Solution 3: Metaverse Meetings

Or maybe, just maybe, the solution is completely virtual conference rooms. You know, we sit around virtual tables, our virtual legless avatars sipping virtual coffees.

Yes, I’ve attended metaverse meetings. I’ve put on a Meta Quest 2 headset and launched Meta’s Horizon Workrooms app, only to find my editor as an avatar resembling Milhouse from “The Simpsons,” cursing the tech. And I still have no idea what’s up with the virtual deer head on the wall!

Meeting in VR right now is a mess of uncomfortable headsets, flaky apps and real-world physical obstacles. But there is potential. Once we got the tech issues straightened out in that meeting with my editor, we had a lively and engaging conversation where it felt like I was really sitting across from him. (Too bad I’ll have to bribe him with non-virtual sushi to ever do it again.)

When hopping into a metaverse meeting is as easy as hopping into a Zoom call or Google Meet today, and my ears don’t feel like they have been crushed under the weight of a nerd helmet, then, sure, have your avatar call my avatar!

But in the real-verse, I have found the most promising solution of all: “There’s no better way to combat issues with hybrid meetings than to just not have as many of them to begin with,” Ms. Henderson said.

Precisely! So everyone step away from the laptop and ask yourselves: Could this meeting I’m about to schedule be an email? A Slack? A phone call? A text? Or a GIF of an angry Milhouse from “The Simpsons”?

 

Reprinted by permission of The Wall Street Journal, Copyright 2021 Dow Jones & Company. Inc. All Rights Reserved Worldwide. Original date of publication: June 15, 2022.

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The 390-acre property has 2 miles of frontage on the Rogue River

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Former “Dallas” star Patrick Duffy is putting his roughly 390-acre Oregon ranch on the market for $14 million.

The property sits along the Rogue River outside the city of Medford in southern Oregon, according to Alan DeVries of Sotheby’s International Realty, who has the listing with colleague Matt Cook.

Mr. Duffy said he bought the first roughly 130 acres of the property in 1990 for roughly $1.5 million with his late wife, Carlyn Rosser. The couple spent roughly two decades and about $3 million buying surrounding properties when they went up for sale, said the actor, who has made the ranch his primary home since the early 2000s.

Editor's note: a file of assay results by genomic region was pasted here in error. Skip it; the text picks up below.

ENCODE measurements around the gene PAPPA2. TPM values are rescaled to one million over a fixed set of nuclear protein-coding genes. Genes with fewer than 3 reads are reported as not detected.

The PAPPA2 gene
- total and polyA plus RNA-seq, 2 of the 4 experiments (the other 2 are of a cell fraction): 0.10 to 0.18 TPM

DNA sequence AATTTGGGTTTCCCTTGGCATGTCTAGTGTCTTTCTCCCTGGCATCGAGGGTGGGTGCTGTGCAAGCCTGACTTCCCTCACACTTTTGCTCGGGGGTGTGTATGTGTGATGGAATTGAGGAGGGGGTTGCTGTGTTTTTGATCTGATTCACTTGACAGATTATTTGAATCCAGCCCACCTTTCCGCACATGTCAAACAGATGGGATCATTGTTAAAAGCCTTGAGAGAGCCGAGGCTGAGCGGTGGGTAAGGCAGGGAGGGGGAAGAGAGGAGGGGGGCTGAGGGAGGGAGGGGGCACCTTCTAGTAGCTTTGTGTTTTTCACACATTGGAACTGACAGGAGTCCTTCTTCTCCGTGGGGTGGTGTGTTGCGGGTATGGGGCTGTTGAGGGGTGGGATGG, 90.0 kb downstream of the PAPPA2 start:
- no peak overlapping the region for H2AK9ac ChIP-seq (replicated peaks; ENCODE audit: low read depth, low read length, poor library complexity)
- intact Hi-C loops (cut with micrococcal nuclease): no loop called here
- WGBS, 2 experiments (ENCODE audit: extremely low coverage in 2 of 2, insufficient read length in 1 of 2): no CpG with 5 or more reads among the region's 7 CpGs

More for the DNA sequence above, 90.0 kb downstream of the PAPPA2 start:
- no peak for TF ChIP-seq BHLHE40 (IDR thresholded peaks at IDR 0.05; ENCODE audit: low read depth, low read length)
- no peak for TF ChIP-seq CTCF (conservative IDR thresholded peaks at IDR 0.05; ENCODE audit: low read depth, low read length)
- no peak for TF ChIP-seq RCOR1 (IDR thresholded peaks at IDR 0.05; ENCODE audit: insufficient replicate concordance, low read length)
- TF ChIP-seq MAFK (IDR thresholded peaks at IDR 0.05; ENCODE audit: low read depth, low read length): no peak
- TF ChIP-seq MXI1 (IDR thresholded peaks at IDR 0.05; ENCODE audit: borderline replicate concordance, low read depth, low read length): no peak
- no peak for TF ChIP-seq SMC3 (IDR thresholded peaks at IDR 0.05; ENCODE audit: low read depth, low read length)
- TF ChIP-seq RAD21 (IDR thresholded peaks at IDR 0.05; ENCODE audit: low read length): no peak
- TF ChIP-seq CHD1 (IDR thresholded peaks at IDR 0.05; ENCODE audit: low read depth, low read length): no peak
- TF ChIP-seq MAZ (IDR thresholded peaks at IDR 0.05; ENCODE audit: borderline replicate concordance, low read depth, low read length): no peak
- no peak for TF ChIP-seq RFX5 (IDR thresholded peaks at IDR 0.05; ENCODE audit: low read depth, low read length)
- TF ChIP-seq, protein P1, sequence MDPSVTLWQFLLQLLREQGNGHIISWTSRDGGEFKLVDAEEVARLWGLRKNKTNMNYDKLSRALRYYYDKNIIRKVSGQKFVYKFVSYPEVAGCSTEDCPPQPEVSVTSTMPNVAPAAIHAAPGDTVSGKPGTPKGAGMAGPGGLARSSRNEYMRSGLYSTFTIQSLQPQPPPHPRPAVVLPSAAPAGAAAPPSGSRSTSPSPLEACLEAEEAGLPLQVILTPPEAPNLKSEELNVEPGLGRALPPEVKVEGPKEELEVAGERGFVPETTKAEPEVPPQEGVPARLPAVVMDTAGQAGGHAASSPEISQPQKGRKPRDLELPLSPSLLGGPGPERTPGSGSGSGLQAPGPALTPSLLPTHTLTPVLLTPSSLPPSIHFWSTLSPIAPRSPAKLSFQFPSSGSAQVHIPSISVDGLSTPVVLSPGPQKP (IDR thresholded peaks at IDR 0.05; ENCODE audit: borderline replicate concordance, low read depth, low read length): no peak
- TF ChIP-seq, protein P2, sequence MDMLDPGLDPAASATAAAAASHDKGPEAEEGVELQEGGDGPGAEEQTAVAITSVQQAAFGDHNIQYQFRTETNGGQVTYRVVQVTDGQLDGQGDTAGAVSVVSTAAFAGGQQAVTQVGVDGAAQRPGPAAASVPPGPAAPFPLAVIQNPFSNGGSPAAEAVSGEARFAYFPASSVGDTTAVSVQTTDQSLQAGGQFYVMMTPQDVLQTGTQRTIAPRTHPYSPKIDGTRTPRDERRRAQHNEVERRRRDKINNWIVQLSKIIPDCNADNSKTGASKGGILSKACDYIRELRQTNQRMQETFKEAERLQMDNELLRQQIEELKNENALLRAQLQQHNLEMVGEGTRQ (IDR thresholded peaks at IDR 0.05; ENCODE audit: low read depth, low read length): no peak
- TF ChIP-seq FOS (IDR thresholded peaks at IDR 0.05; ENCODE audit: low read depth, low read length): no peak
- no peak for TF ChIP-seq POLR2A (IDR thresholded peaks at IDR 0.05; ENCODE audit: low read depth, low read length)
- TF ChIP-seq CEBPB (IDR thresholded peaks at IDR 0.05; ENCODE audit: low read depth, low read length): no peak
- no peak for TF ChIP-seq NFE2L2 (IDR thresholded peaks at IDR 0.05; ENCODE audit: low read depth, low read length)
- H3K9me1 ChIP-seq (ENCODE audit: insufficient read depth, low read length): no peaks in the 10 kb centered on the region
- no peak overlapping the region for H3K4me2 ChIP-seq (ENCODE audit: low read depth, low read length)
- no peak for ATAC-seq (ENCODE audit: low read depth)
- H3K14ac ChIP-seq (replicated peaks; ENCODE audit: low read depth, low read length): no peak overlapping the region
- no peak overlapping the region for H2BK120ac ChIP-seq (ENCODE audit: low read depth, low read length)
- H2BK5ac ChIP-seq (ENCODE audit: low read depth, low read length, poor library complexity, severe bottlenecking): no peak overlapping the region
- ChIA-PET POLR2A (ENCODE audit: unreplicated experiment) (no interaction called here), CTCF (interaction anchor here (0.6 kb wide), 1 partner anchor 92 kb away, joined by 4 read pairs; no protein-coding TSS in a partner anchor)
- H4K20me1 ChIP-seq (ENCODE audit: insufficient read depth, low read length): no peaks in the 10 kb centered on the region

“My family always felt like we were stewards as opposed to owners,” said Mr. Duffy, 73. “We kept the boundaries sacred.”

Mr. Duffy said he first saw the property while fishing with a friend. The property contained a few structures, including what is now the main house, but was mostly wilderness, he said.

“It was pristine,” he said. “There was no paved road. There were some trails through the woods and about a mile—a little less than a mile—of river frontage.”

Mr. Duffy said he flew Ms. Rosser out to see the ranch, and they bought it. The main house has four bedrooms, and connects to a gallery where the couple displayed their art collection. They converted a caretaker’s cottage into a one-bedroom guesthouse with a loft. They also added a building that contains a hot tub overlooking the river, a structure for an indoor lap pool, and a wine cellar built into the side of a mountain, all within walking distance of each other.

As they purchased adjacent properties over the years, they acquired eight more houses and several pastures that are rented out to local ranchers. One of the homes was demolished, six are rented to tenants, and one is used as the ranch manager’s house, according to Mr. Duffy.

“We became a working ranch but not with our own animals,” he said. “It added the most beautiful, bucolic sense of the place.”

A homestead that dates back over 100 years still sits at the entrance to the property, he said. In it he found an old stove, which he restored and put in the main house. But the majority of the roughly 390 acres remains wilderness. The property now has approximately 2 miles of river frontage, according to Mr. DeVries.

For roughly a decade, Mr. Duffy and Ms. Rosser used the ranch as a family getaway from their primary home in Los Angeles. Then in the early 2000s, when their children went off to college, they decided to move there full time.

Ms. Rosser died in 2017, and Mr. Duffy said he plans to move full-time to either California or Colorado. He will keep a few parcels of land that aren’t attached to the main ranch, according to Mr. DeVries.

Mr. Duffy is well-known for his role as Bobby Ewing in the TV drama “Dallas,” which ran from 1978 to 1991. He also played Frank Lambert on the 1990s sitcom “Step By Step.” Today he runs an online sourdough business, called Duffy’s Dough, with his partner, Linda Purl.